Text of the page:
Drug certificate. “In a case charging a narcotics offense, the Commonwealth must prove beyond a reasonable doubt ‘that a substance is a particular drug’ because such proof is an element of the crime charged.” Vasquez, supra at 361, quoting from Commonwealth v. McGilvery, 74 Mass. App. Ct. 508, 511 (2009). In determining whether the admission of the drug certificate was harmless in that regard, “we ask whether, on the totality of the record before us, weighing the properly admitted and the improperly admitted evidence together, we are satisfied beyond a reasonable doubt that the tainted evidence did not have an effect on the jury and did not contribute to the jury’s verdicts.” Commonwealth v.Tyree, 455 Mass. 676, 701 (2010). See Commonwealth v. Fluellen, 456 Mass. 517, 526-527 (2010).
Therefore, we consider the Commonwealth’s evidence as to the identity of the white powder recovered from the defendant absent the certificate. Not only is the evidence before us not overwhelming, but the record discloses a dearth of independent evidence as to the nature of the substance. Consequently, we cannot conclude beyond a reasonable doubt that the introduction of the drug certificate did not contribute to the defendant’s conviction of possession of a controlled substance with intent to distribute.
The circumstantial evidence that the white powder was packaged in a manner consistent with the sale and distribution of heroin did not render the admission of the drug certificate harmless. Evidence of packaging in a particular manner can be probative of the crime of possession of a controlled substance with intent to distribute, but it can also be probative of the crime of possessing a counterfeit substance with the same intent to distribute.Commonwealth v. Pimentel, ante 236, 239 n.3 (2010). See G. L. c. 94C, § 32G. “It is unlikely that the form of packaging is necessarily proof that a substance is a particular drug.” Commonwealth v. Perez, ante 439, 444 n.4 (2010). Similarly, although the defendant was carrying a loaded weapon, a cellular telephone, and cash, these facts speak to the issue of distribution, not to the identity of the substance as heroin. See Commonwealth v. Vasquez, 456 Mass. at 366-367 (“Evidence seized . . . included a scale, rubber bands, a substantial amount of cash, sandwich bags, and a walkie-talkie — all relevant on the issue of distribution. But none of this properly admitted evidence established that the substances purchased and seized were ‘cocaine,’ as the indictments charged”).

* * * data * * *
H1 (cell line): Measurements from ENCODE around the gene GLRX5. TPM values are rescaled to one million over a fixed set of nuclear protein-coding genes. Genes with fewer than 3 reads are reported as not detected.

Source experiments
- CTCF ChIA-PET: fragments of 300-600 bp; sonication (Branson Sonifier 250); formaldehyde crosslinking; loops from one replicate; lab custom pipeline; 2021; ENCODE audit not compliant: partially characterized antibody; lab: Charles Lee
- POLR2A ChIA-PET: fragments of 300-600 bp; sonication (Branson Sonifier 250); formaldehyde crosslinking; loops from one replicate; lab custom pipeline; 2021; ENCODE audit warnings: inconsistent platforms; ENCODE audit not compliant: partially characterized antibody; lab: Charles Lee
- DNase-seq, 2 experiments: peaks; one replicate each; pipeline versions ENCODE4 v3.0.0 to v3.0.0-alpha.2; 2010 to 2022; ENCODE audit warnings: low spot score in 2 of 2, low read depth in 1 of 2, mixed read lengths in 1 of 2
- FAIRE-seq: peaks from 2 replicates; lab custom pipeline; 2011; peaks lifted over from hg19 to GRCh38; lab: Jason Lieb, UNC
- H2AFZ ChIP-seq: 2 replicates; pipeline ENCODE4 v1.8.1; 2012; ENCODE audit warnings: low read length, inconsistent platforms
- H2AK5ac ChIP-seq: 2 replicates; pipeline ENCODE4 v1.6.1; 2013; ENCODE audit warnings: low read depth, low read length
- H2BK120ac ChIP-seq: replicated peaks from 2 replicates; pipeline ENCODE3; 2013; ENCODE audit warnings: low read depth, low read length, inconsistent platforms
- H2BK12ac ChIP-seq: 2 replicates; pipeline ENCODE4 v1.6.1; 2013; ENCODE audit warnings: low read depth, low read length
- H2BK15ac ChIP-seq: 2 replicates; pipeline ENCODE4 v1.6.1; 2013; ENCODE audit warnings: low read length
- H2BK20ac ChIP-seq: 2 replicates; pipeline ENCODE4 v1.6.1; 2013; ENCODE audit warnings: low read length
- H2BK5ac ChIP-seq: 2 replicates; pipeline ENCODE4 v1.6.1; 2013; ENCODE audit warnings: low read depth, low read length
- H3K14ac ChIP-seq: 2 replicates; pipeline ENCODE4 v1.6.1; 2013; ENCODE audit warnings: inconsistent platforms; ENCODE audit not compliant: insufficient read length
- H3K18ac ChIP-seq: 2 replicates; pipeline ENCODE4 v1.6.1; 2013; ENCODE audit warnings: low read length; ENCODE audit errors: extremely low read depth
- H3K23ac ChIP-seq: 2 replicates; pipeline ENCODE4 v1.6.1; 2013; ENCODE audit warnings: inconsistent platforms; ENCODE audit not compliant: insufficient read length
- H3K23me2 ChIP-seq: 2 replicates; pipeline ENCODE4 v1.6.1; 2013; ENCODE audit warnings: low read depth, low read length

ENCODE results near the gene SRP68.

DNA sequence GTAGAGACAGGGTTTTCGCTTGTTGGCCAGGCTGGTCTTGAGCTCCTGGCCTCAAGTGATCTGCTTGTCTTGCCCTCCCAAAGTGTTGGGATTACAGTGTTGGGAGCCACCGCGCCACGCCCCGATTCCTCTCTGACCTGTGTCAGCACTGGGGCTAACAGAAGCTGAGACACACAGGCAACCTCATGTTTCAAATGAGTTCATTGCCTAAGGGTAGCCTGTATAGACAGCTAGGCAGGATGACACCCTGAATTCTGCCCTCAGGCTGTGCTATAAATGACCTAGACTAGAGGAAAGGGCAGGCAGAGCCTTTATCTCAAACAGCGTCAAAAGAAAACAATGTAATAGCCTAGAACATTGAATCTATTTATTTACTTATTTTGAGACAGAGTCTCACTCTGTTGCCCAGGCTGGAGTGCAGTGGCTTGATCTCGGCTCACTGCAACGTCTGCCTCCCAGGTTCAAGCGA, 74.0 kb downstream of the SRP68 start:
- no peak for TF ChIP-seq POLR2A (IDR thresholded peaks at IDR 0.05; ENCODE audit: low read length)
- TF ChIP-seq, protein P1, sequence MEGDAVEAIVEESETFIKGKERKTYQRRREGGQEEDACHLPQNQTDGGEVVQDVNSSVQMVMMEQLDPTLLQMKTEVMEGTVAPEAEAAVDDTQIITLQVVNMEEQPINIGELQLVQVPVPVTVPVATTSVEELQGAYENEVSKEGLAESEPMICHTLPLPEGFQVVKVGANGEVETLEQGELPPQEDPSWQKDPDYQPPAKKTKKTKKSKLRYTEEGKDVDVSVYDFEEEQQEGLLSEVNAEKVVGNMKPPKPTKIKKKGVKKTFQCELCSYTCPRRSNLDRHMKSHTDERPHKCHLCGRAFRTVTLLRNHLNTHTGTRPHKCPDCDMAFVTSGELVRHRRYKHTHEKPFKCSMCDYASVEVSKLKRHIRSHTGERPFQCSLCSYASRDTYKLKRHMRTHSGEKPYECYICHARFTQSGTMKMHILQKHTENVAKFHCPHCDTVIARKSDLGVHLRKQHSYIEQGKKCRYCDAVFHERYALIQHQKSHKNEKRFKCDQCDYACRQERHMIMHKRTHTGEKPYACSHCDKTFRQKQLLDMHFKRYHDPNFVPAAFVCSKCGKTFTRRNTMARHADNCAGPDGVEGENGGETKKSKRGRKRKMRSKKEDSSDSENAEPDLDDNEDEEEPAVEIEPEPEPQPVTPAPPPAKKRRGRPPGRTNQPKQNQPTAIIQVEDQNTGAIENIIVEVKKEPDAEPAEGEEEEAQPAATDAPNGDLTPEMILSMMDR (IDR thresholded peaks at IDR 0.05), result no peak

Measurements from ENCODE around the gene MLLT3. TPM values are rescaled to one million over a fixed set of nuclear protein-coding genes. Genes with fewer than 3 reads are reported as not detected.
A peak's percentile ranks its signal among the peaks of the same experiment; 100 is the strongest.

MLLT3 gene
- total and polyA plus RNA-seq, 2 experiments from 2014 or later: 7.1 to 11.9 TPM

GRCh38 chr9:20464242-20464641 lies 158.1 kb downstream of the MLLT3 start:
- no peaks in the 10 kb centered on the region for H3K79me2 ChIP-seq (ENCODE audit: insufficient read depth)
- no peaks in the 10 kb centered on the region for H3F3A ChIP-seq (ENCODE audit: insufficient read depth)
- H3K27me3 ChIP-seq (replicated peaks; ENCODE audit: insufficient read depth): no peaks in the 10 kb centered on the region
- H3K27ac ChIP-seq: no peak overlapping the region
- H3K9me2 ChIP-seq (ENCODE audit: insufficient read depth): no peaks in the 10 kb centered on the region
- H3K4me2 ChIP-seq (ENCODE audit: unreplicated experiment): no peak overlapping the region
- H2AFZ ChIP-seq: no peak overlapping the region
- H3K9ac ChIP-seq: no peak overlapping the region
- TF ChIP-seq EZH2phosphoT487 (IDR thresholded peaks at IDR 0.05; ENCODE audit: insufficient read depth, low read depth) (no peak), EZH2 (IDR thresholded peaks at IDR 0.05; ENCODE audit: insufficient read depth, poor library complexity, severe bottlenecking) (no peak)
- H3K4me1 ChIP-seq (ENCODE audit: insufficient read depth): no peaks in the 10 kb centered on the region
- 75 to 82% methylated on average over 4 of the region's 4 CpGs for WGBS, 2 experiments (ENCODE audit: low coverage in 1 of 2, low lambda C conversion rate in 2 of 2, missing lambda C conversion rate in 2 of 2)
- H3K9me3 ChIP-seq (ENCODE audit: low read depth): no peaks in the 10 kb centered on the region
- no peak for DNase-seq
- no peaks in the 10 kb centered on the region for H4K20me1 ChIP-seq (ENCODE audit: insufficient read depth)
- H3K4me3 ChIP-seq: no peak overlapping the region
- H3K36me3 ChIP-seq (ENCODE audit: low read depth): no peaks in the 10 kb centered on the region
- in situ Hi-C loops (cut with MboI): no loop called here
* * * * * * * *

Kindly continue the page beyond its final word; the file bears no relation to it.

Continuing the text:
Moreover, there was no direct evidence establishing the identity of the powder. See Commonwealth v. Fluellen, supra at 527. No field testing was performed. Contrast Commonwealth v. Connolly, 454 Mass. 808, 831 (2009). Nor did a police officer or other witness experienced with drug use opine that the substance was an illegal drug. See Vasquez, supra at 365; Pimentel, supra at 239. The only direct evidence of the composition of the seized substance was the drug certificate. In these circumstances, the admission in evidence of the drug certificate was not harmless beyond a reasonable doubt, and the defendant’s conviction on the drug charge must be reversed. See Vasquez, supra at 366.
Conclusion. We cannot conclude that the ballistics and drug certificates did not contribute to three of the verdicts returned against the defendant. With respect to these, the admission of the certificates was not harmless beyond a reasonable doubt and the defendant’s convictions of possession of a class A substance with intent to distribute, G. L. c. 94C, § 32(a); unlawful possession of a firearm, G. L. c. 269, § 10(a); and possession of a firearm with a defaced serial number, G. L. c. 269, § 11C, must be reversed and the verdicts set aside. The conviction of unlawful possession of ammunition, G. L. c. 269, § 10(h), however, is affirmed. The case is remanded for further proceedings consistent with this opinion.”
The two cases lend themselves to good stark examples of how to prosecute and prepare a case in the wake of Melendez Diaz. Propping up the shortcoming produced in the evidence with additional testimony by experienced personnel familiar with the case can get us to that point. As a side note, I find it very interesting that in reading the Melendez Diaz case itself, that the Justices asked about why states such as California are able to operate under the rule of confronting the chemist whereas Massachusetts did not. A.G. Coakley time and again when confronted with this question never answered it, instead reverting to restating her argument. The simple answer, should have been “Economics”. California is running a larger deficit than any state in percentage of total budget. Part of that is clearly the cost associated with sending a chemist to trial and the massive additional hirings to that office it incurs. Why that was never mentioned, whether she was starstruck by being in front of the Supreme Court or whatever the reason, I don’t know. But she could have at least attempted to answer the question, instead of sidestepping the question. That seems like a surefire way to lose.
Attorney Ronald A. Sellon